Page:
Alcoholism and Native Americans Essay

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The continuous or excessive use of alcohol (ethanol) with associated pathologic results. Alcoholism is characterized by constant or periodic intoxication, although the pattern of consumption varies markedly. Individuals admitted for the first time to an alcoholism treatment center typically have been consuming 3–4 oz (80–100 g) of pure alcohol per day, corresponding to seven to nine drinks or bottles of beer or glasses of wine. Studies have shown that problem drinking in these populations starts at about 2 oz/day (60 g/day), that is, four to five drinks per day, and that these are consumed in rapid succession, leading to intoxication on three or more days per week. Individuals who consume these levels of alcohol have a greater-than-average…show more content…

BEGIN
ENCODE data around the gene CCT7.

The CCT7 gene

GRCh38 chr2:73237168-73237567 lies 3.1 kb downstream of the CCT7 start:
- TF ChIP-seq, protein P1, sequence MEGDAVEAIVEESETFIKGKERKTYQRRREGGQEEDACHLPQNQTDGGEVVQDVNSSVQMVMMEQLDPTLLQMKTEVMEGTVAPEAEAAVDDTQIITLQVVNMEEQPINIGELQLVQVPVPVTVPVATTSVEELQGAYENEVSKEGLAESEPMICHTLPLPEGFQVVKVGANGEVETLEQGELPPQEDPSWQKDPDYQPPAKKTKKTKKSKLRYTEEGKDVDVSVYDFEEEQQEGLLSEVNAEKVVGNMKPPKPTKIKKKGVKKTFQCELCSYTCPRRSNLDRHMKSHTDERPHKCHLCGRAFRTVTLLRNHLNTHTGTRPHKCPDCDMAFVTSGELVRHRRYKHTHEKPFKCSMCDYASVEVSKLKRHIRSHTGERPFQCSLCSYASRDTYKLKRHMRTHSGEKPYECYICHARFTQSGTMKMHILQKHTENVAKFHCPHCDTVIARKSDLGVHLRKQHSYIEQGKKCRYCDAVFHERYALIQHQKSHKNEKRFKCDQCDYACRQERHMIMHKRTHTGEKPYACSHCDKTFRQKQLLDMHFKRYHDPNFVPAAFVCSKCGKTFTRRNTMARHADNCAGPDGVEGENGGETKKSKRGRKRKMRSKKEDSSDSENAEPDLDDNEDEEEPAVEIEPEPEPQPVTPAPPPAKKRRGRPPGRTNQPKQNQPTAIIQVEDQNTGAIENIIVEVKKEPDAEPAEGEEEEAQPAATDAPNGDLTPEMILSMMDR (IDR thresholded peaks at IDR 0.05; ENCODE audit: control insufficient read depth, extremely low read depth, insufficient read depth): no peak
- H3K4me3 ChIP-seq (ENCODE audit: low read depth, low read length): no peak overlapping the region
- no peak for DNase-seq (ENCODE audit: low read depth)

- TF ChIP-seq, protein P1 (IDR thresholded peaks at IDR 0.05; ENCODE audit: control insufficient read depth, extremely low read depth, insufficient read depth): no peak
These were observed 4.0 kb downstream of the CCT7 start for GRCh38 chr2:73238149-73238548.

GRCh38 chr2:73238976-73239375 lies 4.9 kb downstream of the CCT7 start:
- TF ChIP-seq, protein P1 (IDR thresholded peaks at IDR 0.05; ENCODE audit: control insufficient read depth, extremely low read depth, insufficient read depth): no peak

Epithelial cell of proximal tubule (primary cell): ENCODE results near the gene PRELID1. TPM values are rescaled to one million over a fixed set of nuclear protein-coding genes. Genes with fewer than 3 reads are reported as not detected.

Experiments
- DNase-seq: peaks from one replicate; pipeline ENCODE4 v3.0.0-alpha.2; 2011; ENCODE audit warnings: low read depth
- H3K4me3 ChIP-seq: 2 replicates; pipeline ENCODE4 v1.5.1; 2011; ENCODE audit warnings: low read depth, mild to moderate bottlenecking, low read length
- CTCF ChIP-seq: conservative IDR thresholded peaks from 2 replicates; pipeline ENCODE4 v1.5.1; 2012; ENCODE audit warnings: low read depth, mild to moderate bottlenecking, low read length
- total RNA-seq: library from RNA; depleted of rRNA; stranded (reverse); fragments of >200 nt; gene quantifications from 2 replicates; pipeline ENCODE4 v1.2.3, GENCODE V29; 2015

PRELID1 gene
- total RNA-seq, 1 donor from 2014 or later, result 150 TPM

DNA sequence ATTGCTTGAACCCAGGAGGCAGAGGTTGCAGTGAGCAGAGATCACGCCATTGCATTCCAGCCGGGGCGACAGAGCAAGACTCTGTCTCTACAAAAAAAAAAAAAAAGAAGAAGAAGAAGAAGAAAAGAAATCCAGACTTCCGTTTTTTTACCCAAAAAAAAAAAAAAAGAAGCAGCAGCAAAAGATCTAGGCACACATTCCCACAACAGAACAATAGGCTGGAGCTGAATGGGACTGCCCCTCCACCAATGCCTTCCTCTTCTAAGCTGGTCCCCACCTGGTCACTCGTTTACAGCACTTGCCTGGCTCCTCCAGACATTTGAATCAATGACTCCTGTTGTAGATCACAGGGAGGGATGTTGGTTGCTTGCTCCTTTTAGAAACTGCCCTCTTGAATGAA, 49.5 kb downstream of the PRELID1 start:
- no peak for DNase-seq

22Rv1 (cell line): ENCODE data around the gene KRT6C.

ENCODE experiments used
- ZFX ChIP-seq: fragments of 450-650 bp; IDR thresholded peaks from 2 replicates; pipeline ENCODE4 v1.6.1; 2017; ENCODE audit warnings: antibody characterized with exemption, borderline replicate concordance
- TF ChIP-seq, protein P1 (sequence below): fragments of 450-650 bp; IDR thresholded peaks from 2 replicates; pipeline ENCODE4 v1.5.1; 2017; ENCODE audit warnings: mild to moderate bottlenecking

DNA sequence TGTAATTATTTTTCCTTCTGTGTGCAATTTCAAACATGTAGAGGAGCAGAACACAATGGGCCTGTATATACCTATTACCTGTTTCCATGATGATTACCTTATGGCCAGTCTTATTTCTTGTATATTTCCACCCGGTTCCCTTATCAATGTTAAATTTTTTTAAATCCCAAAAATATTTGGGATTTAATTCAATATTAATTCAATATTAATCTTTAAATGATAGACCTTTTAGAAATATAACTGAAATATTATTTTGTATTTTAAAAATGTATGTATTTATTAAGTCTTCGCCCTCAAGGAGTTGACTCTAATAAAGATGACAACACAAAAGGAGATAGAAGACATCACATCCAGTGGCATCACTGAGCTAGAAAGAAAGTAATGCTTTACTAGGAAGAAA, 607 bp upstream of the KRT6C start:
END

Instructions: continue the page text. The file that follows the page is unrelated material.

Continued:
Also, low doses are known to alter motor coordination and time and space perception, important aspects of car driving (about 50% of all fatal traffic accidents are caused by intoxicated drivers). Some effects are already seen at levels of 0.05%. Pain sensitivity is diminished with moderate doses. In some individuals, alcohol is known to diminish feelings of self-criticism and to inhibit fear and anxiety, effects which are probably related to an alcohol-induced sociability. These effects act, no doubt, as psychological reinforcers for the use of alcoholic beverages. | It is generally accepted that alcohol affects the nerve cell by preventing the production and propagation of electric impulses along a network consisting of axons and synapses. The brain functions much as an electronic system in which one nerve cell, acting as a current generator, communicates information to many other cells, which in turn receive impulses from many other areas. Some impulses are enhanced, others are blunted. Memory and conditioning appear to play an important role in integrating the impulses which are finally expressed as behaviors. Studies in the United States and England have shown that when alcohol becomes dissolved in the membrane of the cells, it fluidizes or disorganizes the membrane, which in turn leads to changes in the physical and biochemical characteristics of the latter. Chronic exposure to alcohol alters the composition of the membrane and its rigidity, so that alcohol
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